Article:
• In the film The Bourne Ultimatum, Jason Bourne (Matt Damon) is mentioned in an article published in The Guardian and a reporter working for the newspaper itself plays a key role in the film.
  • In the Season Six episode of The West Wing (2004) entitled "The Wake Up Call", Assistant White House Press Secretary Annabeth Schott, portrayed by Kristen Chenowith, responds to a reporter quoting a damning allegation by The Guardian, stating "Well, the British papers can be a little dodgy".
  • In the novel The Line of Beauty by Alan Hollinghurst, the character Toby Fedden is briefly employed as a reporter for The Guardian and is criticised by his father, a Conservative MP.
  • In Dennis Potter's 1986 drama The Singing Detective, the character Philip Marlow (Michael Gambon) is given a word association exercise by an NHS psychiatrist - when presented with the word 'Guardian' he replies, "Misprint".



The Guardian has been awarded the National Newspaper of the Year in 1999 and 2006 by the British Press Awards, as well as being co-winner of the World's Best-designed Newspaper as awarded by the Society for News Design (2006). The website won the Best Newspaper category three years running in 2005, 2006 and 2007 Webby Awards, beating (in 2005) the New York Times, the Washington Post, The Wall Street Journal and Variety. It has been the winner for six years in a row of the British Press Awards for Best Electronic Daily Newspaper. The site won an Eppy award from the US-based magazine Editor & Publisher in 2000 for the best-designed newspaper online service. The website is known for its commentary on sporting events, particularly its over-by-over cricket commentary.

In 2007 the newspaper was ranked first in a study on transparency which analysed 25 mainstream English-language media vehicles, and which was conducted by the International Center for Media and the Public Agenda of the University of Marylandmarker. It scored 3.8 out of a possible 4.0.


The Guardian is the sponsor of two major literary awards: The Guardian First Book Award, established in 1999 as a successor to the Guardian Fiction Award which had run since 1965, and the Guardian Children's Fiction Prize, founded in 1967. In recent years it has also sponsored the Hay Festival in Hay-on-Wyemarker.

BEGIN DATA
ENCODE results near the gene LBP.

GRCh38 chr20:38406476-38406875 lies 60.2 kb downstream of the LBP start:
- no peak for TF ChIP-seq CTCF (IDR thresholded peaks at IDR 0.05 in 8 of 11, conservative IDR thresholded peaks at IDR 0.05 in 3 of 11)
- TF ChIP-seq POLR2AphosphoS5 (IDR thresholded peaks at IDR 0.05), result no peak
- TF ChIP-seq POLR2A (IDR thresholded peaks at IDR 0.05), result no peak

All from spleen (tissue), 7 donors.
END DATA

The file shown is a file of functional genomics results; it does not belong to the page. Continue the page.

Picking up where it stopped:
The annual Guardian Student Media Awards, founded in 1999, recognise excellence in journalism and design of British university and college student newspapers, magazines and websites.

In memory of Paul Foot, who died in 2004, The Guardian and Private Eyemarker jointly set up the "Paul Foot Award", with an annual £10,000 prize fund, for investigative or campaigning journalism.


Notable regular contributors (past and present)





Photographers and Picture Editors
  • Herbert Walter Doughty (The Manchester Guardian's first photographer, July 1908)
  • Eamonn McCabe

The Newsroom archive

The Guardian and its sister newspaper The Observer also provide The Newsroom, a visitor centre in Londonmarker. It contains their archives, including bound copies of old editions, a photographic library and other items such as diaries, letter and notebooks. This material may be consulted by members of the public. The Newsroom also mounts temporary exhibitions and runs an educational programme for schools. There is also an extensive Manchester Guardian archive at the University of Manchestermarker's John Rylands University Librarymarker and there is a collaboration programme between the two archives. The British Librarymarker also has a large archive of The Manchester Guardian, available in online, hard copy, microform, and CD-ROM in their British Library Newspapers collection.

In November 2007 The Guardian and The Observer made their archives available over the internet via DigitalArchive. The current extent of the archives available are 1821 to 2000 for The Guardian and 1791 to 2000 for The Observer: these archives will eventually run up to 2003.

See also


  1. Audit Bureau of Circulations Ltd
  2. Frederick Engels, The Condition of the Working Class in England, Progress, 1973, p 109.
  3. Ayerst, The Guardian, 1971, p.471.
  4. New Statesman, 21 February 2005.
  5. International Socialism Spring 2003, ISBN 1-898876-97-5
  6. Voting Intention by Newspaper Readership Quarter 1 2005, Ipsos MORI, 21 April 2005
  7. What the papers say, BBC News, 17 October 2005
  8. Stanley Harrison, Poor Men’s Guardians, 1974, p.53
  9. 21 May 1836
  10. 28 Jan. 1832
  11. 26 Feb. 1873
  12. 27 April 1865
  13. quoted in David Ayerst, The Guardian, 1971, p 353
  14. Manchester Guardian, leader, 22 October 1951
  15. Leader, 2 August 1956
  16. "Leader, 1 February 1972 The division deepens" The Guardian.
  17. "Leader, 20 April 1972 To make history repeat itself" The Guardian.